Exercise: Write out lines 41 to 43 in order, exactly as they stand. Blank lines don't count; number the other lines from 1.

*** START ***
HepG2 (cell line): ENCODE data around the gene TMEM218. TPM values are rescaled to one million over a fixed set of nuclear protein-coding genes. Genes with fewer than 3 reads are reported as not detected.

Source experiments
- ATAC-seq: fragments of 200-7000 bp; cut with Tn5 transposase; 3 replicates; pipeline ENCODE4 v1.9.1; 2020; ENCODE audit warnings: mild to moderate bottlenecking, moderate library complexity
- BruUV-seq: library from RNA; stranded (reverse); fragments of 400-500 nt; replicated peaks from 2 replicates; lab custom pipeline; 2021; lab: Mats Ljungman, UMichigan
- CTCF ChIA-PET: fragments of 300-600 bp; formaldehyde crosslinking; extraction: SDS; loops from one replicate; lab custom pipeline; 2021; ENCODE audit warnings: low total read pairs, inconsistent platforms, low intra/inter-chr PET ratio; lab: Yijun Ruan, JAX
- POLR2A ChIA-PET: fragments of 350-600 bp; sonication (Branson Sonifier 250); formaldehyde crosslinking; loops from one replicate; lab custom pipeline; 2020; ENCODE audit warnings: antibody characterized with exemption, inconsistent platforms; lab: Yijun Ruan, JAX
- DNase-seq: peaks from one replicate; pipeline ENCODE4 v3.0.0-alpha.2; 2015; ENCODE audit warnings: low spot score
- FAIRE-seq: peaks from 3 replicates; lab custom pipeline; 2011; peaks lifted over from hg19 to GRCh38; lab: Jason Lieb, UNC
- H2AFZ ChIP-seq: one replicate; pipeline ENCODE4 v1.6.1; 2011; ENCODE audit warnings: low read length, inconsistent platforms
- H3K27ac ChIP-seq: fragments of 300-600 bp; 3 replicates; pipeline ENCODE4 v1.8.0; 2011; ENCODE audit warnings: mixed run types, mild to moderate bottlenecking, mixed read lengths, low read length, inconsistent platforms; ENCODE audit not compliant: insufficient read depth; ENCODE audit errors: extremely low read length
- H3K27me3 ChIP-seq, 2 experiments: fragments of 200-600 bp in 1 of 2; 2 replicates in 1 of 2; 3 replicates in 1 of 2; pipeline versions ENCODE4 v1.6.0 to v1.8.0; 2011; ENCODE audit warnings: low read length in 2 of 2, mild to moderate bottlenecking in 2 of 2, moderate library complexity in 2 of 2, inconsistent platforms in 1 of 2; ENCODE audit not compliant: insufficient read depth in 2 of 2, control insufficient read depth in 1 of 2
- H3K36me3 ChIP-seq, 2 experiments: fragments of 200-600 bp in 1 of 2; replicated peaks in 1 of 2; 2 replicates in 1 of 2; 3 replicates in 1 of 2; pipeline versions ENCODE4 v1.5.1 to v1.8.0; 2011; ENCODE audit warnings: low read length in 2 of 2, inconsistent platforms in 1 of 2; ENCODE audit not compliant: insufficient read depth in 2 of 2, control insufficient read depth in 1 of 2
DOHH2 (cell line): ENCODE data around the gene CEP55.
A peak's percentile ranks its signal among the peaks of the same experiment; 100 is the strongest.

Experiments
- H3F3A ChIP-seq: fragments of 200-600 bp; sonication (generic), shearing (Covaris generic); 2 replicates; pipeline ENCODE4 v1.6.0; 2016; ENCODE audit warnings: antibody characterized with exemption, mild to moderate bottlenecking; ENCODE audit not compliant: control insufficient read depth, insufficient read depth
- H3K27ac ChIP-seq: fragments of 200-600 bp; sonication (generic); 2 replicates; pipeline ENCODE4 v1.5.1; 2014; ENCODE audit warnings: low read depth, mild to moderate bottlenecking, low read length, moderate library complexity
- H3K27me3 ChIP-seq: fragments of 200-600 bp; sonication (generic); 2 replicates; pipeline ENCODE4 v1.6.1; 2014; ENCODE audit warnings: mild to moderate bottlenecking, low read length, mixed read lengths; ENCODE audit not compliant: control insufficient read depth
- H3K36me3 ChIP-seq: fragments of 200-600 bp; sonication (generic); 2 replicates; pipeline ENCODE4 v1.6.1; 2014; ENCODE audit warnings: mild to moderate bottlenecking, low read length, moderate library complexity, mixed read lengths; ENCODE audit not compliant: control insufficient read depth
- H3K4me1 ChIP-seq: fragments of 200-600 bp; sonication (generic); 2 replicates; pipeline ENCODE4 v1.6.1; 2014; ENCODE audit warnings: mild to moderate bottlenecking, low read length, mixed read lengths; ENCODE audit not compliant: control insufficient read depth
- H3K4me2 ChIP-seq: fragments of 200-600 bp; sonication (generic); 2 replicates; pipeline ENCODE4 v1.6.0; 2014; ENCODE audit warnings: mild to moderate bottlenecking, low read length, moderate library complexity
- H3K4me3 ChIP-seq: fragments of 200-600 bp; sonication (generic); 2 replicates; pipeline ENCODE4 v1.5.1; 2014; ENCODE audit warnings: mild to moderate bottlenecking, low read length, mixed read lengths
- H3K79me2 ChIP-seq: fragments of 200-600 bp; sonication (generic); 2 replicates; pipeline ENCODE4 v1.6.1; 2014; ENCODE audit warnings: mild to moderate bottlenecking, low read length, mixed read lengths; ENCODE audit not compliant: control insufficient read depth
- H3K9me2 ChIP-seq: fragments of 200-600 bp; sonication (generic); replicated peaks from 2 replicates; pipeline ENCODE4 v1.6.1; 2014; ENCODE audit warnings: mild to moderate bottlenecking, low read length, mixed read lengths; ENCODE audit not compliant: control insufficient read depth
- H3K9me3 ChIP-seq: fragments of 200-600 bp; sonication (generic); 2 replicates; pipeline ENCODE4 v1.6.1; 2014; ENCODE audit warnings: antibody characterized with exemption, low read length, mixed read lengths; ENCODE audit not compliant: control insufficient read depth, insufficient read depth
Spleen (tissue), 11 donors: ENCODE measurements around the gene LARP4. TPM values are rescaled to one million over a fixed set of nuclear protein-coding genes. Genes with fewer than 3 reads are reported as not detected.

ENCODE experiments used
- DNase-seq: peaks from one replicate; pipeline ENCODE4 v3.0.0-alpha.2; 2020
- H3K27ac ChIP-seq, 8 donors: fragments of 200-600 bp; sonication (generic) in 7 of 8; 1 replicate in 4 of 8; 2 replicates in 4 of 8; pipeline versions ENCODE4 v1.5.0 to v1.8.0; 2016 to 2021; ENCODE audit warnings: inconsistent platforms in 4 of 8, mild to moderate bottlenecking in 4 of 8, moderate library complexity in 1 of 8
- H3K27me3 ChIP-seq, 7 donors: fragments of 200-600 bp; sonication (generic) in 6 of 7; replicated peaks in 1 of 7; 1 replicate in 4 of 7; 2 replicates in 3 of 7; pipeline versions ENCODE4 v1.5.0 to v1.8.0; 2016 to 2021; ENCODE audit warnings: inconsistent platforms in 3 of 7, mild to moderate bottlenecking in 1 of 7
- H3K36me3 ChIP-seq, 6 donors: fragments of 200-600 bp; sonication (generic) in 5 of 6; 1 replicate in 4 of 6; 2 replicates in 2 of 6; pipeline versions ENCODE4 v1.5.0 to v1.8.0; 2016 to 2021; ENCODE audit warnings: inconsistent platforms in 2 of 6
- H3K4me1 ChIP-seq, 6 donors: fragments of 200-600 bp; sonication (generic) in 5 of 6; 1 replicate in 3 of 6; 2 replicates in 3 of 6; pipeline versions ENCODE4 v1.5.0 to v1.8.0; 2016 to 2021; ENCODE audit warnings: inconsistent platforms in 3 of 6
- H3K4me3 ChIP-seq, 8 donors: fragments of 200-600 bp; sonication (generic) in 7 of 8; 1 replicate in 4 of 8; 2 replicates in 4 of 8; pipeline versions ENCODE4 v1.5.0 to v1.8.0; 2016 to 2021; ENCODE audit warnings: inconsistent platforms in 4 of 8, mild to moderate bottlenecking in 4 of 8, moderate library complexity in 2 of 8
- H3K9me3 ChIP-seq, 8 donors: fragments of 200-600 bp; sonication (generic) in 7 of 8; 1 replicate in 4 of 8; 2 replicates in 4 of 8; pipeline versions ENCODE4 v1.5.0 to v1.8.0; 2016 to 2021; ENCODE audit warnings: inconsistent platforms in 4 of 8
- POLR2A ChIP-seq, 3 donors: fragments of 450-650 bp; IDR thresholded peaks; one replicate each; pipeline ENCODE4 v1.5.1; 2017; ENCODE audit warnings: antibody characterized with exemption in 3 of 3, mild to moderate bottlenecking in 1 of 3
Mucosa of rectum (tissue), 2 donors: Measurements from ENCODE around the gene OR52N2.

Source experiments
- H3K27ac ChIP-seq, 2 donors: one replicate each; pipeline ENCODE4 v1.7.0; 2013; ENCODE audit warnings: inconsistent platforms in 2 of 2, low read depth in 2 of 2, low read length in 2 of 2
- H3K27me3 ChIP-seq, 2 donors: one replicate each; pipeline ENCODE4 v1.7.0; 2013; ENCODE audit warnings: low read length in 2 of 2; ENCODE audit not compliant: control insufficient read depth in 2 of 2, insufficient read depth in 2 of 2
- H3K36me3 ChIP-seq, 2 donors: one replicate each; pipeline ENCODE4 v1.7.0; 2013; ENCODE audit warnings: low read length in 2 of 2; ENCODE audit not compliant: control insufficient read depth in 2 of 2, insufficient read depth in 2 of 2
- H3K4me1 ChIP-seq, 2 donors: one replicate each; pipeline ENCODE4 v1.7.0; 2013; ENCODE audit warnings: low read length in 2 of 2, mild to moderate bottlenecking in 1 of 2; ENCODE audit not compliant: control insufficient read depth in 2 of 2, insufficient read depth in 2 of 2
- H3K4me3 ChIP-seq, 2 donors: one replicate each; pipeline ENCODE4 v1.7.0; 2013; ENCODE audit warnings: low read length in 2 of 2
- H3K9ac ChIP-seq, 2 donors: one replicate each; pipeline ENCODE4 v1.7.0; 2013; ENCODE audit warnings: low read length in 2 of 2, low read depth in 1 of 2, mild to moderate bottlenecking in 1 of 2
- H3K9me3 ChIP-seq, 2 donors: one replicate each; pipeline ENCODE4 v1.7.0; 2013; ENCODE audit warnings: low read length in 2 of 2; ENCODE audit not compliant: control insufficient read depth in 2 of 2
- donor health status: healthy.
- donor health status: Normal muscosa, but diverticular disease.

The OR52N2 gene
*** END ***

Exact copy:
- H3K4me1 ChIP-seq, 2 donors: one replicate each; pipeline ENCODE4 v1.7.0; 2013; ENCODE audit warnings: low read length in 2 of 2, mild to moderate bottlenecking in 1 of 2; ENCODE audit not compliant: control insufficient read depth in 2 of 2, insufficient read depth in 2 of 2
- H3K4me3 ChIP-seq, 2 donors: one replicate each; pipeline ENCODE4 v1.7.0; 2013; ENCODE audit warnings: low read length in 2 of 2
- H3K9ac ChIP-seq, 2 donors: one replicate each; pipeline ENCODE4 v1.7.0; 2013; ENCODE audit warnings: low read length in 2 of 2, low read depth in 1 of 2, mild to moderate bottlenecking in 1 of 2